Sunday, May 26, 2013

Intentional conversations

A friend of mine, Hoyt Hilsman, runs a program called the Intentional Conversation, sponsored by Marymount College. I finally had a chance to participate in my first one of these events this week. The design of the  program is deceptively simple. You enter a large space with a lot of other people, mingle a bit and get some coffee. Then you are assigned to a table, as if you are attending a wedding or a banquet. That becomes your table for the day, which enables everyone at the table to get to know one another fairly well. Everyone at all of the tables is given the same topic and some questions to stimulate discussion of the topic. So there are a lot of conversations going on at once, but you're not really conscious of what is happening at all the other tables, because you stay focused on the discussion at your own.

Other than allowing people of different backgrounds to connect and share experiences and ideas relevant to the topic, these conversations have no particular agenda or goal. At the end of the day, we have not solved any problems; we have no policy proposals to present; we have not resolved any debate topics. Instead, a leader at each table simply summarizes parts of the conversations that occurred at each table, enabling everyone to see some similarities in the discussions, and also how the conversations at different tables often veered in different directions. (See also my previous post on the 1000 tables event in Israel.)

It's inherently a non-adversarial format, in contrast, for example, to a leader presenting a topic, and being challenged by the audience; or a debate, in which opposing factions square off as in a courtroom. And perhaps because there is nothing at stake in these conversations, other than participating in the exercise of listening to a variety of different perspectives on a topic, and contributing one's own perspective; what results is a remarkably civil discourse. Another feature that makes the format work is that we spent the first hour or so simply introducing ourselves to everyone else at the table, talking about our careers, our families and our interests in life. In that way, we established personal connections with others at the table that allowed us to respect one another's viewpoints. Also, because we were encouraged to bring our personal experiences into the discussion of the topic, rather than approaching it as an academic exercise, each person's point of view is more easily validated.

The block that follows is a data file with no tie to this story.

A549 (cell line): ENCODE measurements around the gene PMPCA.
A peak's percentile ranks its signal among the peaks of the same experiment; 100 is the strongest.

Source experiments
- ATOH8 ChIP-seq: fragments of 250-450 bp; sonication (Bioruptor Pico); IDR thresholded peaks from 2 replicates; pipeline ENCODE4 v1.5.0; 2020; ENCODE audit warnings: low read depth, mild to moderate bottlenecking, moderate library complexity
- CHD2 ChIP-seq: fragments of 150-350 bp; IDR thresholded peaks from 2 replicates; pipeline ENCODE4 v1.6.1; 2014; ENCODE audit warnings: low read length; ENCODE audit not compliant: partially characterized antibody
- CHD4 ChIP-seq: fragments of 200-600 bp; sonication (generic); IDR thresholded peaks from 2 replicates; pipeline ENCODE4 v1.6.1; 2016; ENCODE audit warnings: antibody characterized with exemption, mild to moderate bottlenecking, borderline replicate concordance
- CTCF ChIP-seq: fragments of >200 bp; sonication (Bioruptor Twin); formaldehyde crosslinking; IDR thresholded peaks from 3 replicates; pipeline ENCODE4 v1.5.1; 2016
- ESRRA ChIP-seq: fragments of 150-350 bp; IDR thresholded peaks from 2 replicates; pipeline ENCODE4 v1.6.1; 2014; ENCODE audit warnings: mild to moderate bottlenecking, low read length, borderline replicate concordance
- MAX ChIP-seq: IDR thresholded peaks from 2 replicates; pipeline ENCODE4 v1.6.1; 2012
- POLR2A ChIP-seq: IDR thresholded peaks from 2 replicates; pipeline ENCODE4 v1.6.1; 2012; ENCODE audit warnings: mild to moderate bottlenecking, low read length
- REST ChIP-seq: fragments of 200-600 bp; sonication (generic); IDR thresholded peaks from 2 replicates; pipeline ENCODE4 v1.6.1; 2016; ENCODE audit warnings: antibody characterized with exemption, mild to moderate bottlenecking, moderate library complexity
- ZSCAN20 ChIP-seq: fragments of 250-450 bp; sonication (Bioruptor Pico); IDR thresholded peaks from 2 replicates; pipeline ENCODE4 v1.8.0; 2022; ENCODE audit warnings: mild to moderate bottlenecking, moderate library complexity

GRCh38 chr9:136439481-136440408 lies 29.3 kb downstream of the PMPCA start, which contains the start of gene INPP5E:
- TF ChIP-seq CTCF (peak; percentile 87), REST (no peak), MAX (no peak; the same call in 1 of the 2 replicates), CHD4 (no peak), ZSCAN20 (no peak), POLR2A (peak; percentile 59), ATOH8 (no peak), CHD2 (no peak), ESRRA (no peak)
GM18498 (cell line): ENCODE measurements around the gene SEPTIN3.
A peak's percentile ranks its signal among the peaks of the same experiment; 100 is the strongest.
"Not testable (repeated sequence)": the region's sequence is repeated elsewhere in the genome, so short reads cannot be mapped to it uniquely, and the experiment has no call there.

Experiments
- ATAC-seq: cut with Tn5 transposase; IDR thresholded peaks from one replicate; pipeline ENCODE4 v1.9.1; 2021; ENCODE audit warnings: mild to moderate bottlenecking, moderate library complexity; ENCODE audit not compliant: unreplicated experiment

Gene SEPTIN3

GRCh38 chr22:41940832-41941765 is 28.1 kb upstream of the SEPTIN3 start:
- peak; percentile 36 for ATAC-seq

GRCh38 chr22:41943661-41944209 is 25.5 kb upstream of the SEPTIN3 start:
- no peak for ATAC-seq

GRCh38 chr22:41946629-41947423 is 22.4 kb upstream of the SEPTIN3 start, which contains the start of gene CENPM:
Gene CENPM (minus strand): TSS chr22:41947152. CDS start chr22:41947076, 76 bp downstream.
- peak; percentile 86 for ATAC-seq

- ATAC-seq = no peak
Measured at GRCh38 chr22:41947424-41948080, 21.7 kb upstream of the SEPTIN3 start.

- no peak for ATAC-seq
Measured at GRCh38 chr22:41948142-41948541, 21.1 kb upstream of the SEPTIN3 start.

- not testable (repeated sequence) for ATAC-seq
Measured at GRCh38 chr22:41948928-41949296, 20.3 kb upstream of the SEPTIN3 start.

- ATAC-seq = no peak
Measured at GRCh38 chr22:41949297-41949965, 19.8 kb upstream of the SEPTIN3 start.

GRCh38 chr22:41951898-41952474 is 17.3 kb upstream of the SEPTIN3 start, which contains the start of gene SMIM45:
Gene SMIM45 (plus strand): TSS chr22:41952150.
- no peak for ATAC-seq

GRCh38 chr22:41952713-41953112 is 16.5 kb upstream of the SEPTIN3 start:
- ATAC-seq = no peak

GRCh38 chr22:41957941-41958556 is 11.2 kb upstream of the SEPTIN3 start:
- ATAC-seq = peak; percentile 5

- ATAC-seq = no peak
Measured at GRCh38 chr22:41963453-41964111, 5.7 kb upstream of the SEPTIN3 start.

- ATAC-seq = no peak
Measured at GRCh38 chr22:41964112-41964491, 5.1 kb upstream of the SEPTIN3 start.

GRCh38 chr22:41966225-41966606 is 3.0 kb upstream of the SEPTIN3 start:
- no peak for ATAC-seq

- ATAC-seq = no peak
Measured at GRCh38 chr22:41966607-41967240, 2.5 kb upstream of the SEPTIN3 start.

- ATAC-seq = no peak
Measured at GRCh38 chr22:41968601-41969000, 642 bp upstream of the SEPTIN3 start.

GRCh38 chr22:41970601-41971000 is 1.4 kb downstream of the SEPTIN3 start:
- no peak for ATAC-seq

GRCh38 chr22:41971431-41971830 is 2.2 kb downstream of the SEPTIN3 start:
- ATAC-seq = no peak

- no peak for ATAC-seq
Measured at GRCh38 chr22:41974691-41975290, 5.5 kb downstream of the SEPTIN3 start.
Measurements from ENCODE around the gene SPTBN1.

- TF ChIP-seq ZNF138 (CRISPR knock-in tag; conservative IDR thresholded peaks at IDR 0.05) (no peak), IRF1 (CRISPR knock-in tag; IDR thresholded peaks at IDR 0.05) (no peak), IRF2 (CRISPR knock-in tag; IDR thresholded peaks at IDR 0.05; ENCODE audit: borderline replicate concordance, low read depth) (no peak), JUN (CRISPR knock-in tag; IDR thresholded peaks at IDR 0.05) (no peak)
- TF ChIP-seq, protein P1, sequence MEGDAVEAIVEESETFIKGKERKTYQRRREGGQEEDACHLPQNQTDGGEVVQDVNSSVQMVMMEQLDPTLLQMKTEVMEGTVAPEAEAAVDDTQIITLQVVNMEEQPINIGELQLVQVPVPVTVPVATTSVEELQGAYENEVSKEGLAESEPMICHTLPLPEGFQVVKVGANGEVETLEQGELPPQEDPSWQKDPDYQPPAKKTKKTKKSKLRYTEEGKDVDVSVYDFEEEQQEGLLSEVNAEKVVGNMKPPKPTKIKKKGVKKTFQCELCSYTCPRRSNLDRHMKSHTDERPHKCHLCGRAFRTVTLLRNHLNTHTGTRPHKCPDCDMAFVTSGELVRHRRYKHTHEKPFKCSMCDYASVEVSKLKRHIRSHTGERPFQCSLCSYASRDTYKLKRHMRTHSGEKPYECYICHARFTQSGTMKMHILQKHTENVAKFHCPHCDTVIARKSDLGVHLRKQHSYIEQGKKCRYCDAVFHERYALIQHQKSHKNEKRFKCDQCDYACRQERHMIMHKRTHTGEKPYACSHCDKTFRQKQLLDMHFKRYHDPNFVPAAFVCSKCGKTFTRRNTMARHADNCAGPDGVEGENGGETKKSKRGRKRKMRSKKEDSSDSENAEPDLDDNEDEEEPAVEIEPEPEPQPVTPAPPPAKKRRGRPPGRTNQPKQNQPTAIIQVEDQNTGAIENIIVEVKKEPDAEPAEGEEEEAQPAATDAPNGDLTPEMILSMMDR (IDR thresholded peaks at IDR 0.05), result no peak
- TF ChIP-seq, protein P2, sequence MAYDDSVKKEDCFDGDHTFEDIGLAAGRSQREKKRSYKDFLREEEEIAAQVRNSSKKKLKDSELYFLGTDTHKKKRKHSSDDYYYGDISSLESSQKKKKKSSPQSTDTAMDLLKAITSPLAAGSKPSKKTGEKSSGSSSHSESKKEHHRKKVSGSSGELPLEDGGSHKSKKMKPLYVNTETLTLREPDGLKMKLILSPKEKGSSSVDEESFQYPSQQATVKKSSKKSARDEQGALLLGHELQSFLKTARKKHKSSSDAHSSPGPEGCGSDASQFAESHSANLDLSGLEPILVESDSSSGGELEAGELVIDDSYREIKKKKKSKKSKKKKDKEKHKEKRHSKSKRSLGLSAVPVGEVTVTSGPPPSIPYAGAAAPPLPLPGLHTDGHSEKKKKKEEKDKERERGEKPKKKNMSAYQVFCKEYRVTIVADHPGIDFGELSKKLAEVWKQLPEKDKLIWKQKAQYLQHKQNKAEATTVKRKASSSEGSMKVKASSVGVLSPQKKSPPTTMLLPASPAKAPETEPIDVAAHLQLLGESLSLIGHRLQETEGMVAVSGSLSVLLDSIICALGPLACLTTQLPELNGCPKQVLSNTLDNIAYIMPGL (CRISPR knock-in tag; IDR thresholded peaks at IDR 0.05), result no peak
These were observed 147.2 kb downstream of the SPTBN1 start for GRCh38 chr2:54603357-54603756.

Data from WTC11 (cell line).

Think about the methods that activists typically employ to accomplish some policy objective or another: a march, a demonstration, a lawsuit, a boycott. All of these methods are inherently militaristic in nature. All of these methods, even when they mobilize and organize supporters, usually provoke, and may even stimulate opposition. Contrast those kinds of tactics with a process of engaging people in small groups to share their personal experiences, discover their common interests and appreciate their differences. Out of that kind of process comes genuine dialogue and greater understanding. That is the promise of small round tables. Imagine if we could get members of Congress to engage in this kind of discussion.


  1. I really like this, Joe! Thanks.

    On Congress, I wonder if some of those guys and gals talk like your round table when they are off record, at dinners, eat lunch together, or have a martini at a long bar.

    1. The problem is that members of Congress don't do as much of that kind of socializing across party lines as they used to.

    2. I tend to agree. There may have been more socializing, back room deals and arm twisting when LBJ was there. I admit, I miss some of that because stuff got done.